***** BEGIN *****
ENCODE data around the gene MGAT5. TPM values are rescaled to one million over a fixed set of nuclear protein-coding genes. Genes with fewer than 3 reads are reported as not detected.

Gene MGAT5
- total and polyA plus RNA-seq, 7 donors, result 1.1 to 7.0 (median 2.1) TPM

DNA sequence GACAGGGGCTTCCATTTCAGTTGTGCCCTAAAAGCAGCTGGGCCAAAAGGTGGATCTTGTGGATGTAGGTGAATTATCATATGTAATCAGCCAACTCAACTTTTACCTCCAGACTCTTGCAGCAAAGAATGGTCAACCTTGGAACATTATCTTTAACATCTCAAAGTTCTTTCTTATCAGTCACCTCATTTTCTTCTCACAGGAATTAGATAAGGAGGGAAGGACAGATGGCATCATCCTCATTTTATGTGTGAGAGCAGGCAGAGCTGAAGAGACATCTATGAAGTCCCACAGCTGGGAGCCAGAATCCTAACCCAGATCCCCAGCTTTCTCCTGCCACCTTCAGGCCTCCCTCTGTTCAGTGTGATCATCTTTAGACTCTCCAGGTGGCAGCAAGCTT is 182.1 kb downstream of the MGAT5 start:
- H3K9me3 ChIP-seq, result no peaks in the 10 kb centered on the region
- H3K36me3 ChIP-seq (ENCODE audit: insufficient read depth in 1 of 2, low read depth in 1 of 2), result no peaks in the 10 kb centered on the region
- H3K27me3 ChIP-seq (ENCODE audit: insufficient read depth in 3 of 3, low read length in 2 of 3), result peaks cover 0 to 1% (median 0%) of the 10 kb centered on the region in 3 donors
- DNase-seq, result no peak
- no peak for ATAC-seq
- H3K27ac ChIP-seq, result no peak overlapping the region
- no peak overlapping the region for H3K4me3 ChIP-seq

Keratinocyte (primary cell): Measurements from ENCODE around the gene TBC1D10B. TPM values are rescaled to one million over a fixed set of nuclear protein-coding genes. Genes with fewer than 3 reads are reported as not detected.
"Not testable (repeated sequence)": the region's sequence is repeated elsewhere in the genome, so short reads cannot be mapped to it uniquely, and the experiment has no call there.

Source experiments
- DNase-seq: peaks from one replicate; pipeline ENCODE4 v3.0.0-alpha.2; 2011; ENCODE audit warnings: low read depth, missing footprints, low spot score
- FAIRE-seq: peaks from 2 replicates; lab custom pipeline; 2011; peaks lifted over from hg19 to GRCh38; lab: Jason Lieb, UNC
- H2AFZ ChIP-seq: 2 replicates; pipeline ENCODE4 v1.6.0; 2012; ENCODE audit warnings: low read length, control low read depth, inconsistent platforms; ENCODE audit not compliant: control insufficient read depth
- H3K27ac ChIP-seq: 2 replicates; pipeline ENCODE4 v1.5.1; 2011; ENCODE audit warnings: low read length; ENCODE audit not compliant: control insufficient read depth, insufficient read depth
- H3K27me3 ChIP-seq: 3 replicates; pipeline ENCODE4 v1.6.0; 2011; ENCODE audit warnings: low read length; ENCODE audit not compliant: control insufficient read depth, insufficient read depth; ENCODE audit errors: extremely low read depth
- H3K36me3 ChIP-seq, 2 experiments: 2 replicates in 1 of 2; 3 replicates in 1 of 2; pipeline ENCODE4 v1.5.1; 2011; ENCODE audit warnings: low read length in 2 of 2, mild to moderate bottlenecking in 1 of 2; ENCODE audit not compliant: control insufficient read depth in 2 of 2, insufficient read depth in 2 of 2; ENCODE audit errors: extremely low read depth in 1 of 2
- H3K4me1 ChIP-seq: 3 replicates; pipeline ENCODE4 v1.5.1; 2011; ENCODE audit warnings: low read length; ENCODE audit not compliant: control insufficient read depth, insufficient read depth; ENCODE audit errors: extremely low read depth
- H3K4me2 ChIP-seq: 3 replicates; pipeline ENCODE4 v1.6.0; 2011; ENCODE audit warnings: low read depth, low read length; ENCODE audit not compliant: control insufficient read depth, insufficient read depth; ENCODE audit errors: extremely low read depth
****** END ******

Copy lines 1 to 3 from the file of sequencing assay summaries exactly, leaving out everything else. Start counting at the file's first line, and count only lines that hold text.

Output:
ENCODE data around the gene MGAT5. TPM values are rescaled to one million over a fixed set of nuclear protein-coding genes. Genes with fewer than 3 reads are reported as not detected.

Gene MGAT5
- total and polyA plus RNA-seq, 7 donors, result 1.1 to 7.0 (median 2.1) TPM